The public rarely has the opportunity to visit a working laboratory. Yet what goes on in our labs and research groups will help shape the future of us all. The public engagement of science — i.e. non-scientists, ordinary men and women knowing what goes on in our labs and universities helps us all understand the societal implications of research.
This is a form of democratic empowerment, says Professor Anthony Hilton, where the agenda is in the hands of the non-expert.
Dr Hilton formerly Reader in Microbiology at Aston University, now Professor, is heavily committed to the public engagement of science, as well as undertaking world-class research.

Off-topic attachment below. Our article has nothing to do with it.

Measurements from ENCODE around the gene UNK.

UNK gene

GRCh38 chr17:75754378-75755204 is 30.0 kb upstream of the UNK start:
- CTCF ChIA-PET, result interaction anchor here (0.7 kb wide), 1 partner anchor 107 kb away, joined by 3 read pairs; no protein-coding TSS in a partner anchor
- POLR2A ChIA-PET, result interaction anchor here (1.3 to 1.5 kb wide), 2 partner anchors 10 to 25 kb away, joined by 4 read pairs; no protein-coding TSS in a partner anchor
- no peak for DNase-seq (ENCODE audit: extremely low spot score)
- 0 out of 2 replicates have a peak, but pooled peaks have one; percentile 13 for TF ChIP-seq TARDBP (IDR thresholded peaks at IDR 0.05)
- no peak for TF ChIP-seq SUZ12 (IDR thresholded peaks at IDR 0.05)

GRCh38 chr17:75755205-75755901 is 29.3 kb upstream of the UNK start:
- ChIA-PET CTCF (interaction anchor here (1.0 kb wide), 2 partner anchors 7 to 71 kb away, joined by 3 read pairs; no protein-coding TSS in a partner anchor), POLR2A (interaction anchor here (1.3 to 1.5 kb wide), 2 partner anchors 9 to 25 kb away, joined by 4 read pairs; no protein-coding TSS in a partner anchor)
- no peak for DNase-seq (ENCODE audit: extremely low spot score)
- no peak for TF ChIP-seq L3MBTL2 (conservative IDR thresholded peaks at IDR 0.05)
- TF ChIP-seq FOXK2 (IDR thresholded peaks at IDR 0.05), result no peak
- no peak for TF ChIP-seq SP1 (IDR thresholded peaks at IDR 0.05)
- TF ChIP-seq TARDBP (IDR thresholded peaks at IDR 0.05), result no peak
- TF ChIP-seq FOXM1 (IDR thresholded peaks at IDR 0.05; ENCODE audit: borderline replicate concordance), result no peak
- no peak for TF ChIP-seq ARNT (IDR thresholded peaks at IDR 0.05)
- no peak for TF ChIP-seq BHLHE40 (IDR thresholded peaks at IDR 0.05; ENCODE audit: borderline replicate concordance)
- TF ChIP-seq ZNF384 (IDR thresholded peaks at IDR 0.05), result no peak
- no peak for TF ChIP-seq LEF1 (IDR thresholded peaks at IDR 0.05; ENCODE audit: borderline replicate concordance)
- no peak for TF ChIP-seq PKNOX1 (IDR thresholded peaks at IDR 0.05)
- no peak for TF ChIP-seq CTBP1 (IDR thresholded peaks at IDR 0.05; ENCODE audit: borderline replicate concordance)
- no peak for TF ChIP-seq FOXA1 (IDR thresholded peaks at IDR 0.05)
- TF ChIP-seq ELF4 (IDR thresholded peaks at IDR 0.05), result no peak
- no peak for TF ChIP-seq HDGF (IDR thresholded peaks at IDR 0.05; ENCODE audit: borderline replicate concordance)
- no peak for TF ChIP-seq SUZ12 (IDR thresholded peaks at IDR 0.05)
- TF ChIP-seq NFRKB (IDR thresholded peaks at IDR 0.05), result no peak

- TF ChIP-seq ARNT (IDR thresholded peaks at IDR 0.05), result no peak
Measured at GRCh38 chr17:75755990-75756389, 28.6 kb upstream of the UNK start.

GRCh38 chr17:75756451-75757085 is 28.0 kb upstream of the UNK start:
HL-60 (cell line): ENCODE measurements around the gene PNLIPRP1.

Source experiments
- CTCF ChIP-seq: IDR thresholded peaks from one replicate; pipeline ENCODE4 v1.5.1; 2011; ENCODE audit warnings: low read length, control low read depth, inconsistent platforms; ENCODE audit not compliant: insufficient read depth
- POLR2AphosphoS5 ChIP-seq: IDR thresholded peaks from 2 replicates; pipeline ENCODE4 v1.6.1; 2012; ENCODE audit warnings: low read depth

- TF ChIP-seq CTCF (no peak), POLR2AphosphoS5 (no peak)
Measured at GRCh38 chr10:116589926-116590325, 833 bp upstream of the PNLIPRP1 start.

He’s taken his professional life into our living rooms through the BBC series Grime Scene Investigation and the One Show. In 2009, he received the Society for Applied Microbiology Communication Award, and the Aston Excellence Award for his contribution to community engagement. (For an example, see Aston University’s Microbiology Roadshow.)
His current research group is working on projects including the molecular epidemiology of hospital and community MRSA, phenotypic and genotypic characterisation of Clostridium difficile, the role of flying insects in the spread of hospital-associated pathogens and Salmonella carriage in companion animals.
Anthony Hilton is on Facebook.